Eyes that See
In February, I had the privilege of attending the Great Homeschool Convention in Ft. Worth, TX. At the convention, Christopher Perrin and Sarah Mackenzie introduced me to a new aspect of Classical Education: Schole. This is a Greek term that means leisurely and contemplative learning. With all of my lists and schedules, learning that is contemplative, ungraded, or un-timed was non-existent.
I've sought to introduce this into our studies, but I'll admit that it is difficult. Mom gets sick, Mock Trial overwhelms the world, family needs help - then all of a sudden, a month has passed and the schole is gone. Or I think it is. Maybe schole exists in things you do that aren't in the lesson plans - the learning that happens as you are going.
One of the simplest ways we have introduced schole is with a camera. Seeing through different eyes clarifies what you see. My youngest took my camera outside today and really looked and God's World and here's what she saw (all the photo credit goes to her).
She started going to take pictures of the tomatoes. She loves watching our garden grow, and she can't wait to taste a freshly harvested tomato. I love that she's watched these plants grow from seeds; that she's seen the delicate little yellow flowers bloom and fade into fruit. She identified the fat fuzzy stalks of the plant and the scent of a tomato leaf when the water hits the plant.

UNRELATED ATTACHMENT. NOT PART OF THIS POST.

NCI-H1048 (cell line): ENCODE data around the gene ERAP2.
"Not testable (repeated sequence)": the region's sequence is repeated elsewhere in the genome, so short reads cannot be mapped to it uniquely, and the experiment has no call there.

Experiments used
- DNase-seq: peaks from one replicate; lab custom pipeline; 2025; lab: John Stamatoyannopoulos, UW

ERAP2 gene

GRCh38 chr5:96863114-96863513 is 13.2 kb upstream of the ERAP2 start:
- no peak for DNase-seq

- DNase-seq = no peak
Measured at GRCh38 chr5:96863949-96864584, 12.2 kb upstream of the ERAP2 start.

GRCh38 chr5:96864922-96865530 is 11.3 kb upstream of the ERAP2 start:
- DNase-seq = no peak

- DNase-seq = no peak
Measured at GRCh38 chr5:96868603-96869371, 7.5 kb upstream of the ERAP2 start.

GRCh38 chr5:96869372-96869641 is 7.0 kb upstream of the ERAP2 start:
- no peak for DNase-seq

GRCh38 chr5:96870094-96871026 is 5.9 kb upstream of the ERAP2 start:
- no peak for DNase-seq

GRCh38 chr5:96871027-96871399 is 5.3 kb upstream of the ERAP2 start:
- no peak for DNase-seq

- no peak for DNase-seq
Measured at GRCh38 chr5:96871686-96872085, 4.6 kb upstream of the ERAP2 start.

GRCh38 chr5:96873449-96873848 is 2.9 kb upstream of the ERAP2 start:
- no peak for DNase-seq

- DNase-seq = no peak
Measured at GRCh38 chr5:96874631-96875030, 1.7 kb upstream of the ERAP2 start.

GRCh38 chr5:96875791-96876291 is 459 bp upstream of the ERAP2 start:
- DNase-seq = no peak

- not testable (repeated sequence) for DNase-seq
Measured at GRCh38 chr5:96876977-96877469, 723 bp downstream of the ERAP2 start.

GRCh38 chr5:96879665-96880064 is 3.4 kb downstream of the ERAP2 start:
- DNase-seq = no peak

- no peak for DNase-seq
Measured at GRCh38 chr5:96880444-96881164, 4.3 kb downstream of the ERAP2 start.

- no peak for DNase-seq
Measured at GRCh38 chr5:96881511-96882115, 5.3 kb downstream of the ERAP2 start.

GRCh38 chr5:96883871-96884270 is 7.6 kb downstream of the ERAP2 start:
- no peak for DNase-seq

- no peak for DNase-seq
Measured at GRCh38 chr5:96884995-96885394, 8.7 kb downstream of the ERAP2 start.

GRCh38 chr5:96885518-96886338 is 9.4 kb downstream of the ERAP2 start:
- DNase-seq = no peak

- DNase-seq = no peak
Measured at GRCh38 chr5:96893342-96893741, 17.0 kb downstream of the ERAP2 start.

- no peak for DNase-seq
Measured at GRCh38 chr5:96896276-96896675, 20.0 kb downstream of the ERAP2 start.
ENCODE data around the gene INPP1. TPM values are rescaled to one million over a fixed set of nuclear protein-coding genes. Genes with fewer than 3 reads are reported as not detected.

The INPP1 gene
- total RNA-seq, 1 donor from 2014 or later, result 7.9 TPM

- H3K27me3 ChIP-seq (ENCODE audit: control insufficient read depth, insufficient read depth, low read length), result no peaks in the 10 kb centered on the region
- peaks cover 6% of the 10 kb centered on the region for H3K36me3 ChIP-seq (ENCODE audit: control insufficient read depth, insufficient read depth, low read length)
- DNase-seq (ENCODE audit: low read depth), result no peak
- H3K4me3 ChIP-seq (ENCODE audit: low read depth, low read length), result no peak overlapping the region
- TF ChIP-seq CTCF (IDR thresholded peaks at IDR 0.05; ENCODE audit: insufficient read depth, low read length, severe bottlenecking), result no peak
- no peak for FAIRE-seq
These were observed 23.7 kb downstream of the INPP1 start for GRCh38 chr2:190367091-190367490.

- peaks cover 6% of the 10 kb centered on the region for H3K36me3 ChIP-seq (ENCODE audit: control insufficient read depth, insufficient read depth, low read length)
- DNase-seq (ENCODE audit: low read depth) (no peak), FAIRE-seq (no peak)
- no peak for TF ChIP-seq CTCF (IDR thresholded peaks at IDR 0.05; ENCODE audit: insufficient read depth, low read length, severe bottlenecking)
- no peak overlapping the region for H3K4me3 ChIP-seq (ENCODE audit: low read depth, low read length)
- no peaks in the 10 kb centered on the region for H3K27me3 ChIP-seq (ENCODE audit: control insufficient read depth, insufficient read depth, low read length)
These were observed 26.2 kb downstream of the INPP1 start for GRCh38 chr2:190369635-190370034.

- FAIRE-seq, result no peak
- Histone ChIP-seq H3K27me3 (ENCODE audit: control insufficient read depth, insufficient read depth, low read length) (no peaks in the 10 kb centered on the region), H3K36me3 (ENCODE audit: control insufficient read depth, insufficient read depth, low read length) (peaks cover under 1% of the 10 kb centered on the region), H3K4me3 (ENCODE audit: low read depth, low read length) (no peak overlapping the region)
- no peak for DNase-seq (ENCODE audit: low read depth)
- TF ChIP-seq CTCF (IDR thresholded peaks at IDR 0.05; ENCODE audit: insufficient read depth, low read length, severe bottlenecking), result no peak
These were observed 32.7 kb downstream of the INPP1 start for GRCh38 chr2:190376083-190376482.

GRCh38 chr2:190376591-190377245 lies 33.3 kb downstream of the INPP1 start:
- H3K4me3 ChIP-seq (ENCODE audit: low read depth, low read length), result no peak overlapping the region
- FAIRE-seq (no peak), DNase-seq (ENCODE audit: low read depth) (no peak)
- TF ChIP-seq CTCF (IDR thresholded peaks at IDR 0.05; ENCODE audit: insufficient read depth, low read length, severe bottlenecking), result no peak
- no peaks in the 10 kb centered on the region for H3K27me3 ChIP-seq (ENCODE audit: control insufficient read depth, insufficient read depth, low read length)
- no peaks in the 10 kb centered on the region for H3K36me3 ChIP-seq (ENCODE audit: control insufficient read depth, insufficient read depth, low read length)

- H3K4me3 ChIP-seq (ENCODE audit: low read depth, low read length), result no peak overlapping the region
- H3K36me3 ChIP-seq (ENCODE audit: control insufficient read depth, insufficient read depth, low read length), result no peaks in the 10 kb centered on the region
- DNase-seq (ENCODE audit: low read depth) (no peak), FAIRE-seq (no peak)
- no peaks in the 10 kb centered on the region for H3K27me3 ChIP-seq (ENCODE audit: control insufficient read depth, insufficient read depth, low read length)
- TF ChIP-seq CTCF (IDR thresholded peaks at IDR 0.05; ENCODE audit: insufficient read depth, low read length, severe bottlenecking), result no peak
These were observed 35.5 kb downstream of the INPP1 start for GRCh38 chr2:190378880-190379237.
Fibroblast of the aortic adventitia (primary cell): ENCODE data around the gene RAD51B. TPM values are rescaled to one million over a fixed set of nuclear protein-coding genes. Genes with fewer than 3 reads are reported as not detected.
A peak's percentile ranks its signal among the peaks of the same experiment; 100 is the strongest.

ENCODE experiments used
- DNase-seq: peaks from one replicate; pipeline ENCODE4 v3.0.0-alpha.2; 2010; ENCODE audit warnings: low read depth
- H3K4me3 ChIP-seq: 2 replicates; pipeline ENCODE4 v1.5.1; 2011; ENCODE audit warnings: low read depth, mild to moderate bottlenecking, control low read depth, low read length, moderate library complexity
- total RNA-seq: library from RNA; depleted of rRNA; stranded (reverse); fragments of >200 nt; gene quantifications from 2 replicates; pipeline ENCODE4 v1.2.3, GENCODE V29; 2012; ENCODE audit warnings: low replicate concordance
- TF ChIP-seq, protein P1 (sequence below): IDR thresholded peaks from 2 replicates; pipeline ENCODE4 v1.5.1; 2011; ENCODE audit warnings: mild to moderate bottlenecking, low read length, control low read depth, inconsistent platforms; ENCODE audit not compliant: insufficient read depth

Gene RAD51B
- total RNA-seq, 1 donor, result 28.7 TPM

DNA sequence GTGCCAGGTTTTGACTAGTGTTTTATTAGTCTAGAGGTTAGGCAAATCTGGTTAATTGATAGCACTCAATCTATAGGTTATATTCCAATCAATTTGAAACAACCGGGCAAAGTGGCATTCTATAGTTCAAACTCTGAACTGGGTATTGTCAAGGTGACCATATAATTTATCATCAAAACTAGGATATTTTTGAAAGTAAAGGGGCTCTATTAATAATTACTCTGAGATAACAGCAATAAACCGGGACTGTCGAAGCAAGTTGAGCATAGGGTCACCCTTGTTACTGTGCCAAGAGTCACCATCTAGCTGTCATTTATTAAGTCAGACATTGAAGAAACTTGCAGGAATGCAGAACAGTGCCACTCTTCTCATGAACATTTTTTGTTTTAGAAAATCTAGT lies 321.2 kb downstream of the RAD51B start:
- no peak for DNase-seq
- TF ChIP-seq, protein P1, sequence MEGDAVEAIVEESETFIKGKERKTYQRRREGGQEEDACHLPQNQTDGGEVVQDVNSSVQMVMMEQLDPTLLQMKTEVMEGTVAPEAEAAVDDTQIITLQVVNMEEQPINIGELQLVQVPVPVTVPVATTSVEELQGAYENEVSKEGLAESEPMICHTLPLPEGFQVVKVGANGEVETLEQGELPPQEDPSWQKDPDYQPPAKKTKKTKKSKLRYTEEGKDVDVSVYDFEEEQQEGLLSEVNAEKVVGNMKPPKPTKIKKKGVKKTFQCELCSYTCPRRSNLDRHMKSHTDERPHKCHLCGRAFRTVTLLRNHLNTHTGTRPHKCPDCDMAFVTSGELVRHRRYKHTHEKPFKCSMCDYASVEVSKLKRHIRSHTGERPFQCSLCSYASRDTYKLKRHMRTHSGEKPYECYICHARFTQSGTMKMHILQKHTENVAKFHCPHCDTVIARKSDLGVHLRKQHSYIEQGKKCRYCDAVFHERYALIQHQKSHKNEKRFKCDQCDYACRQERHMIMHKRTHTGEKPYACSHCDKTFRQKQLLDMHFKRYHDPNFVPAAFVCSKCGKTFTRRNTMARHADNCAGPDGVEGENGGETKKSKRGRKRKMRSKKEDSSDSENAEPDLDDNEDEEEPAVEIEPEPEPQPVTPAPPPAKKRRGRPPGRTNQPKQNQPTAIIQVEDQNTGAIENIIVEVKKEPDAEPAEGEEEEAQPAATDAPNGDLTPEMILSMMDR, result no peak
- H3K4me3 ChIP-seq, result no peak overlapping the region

Then she's carefully watched the strawberry plants develop tiny white flowers that eventually are replaced by the sweet berry. "Mommy, did you know strawberries are white before they become ripe?"
This one is almost ready to pick - but she's observed some white remaining, so she patiently waits for that first bite.Beautiful flowers catch her eye. They are way up high, but she manages to capture their elegance.
"This onion is blooming! I wonder why it does that?!"
We have to leave to go walk a friend's dog, but she's not ready to end her photo session. The camera comes along, and she shadows her big brother as he takes care of the animals.
She replies, "The electric things. There are a lot of them."
She can't fully express why she is fascinated by the row of boxes and numbers, but she takes an interesting picture.
I ask, "What was interesting about this one?"
She replies, "It's the tree's roots. The rain has washed all of the dirt away. Isn't it cool?"
These lessons weren't on my "what to teach in the third grade" list, but I am so thankful for a young lady that has eyes to see.
Betsy Strauss is an unexpected homeschooler, mother of three, who is in a relationship with a sweet man for life. She loves reading books, drinking coffee, and learning anything with her kids.
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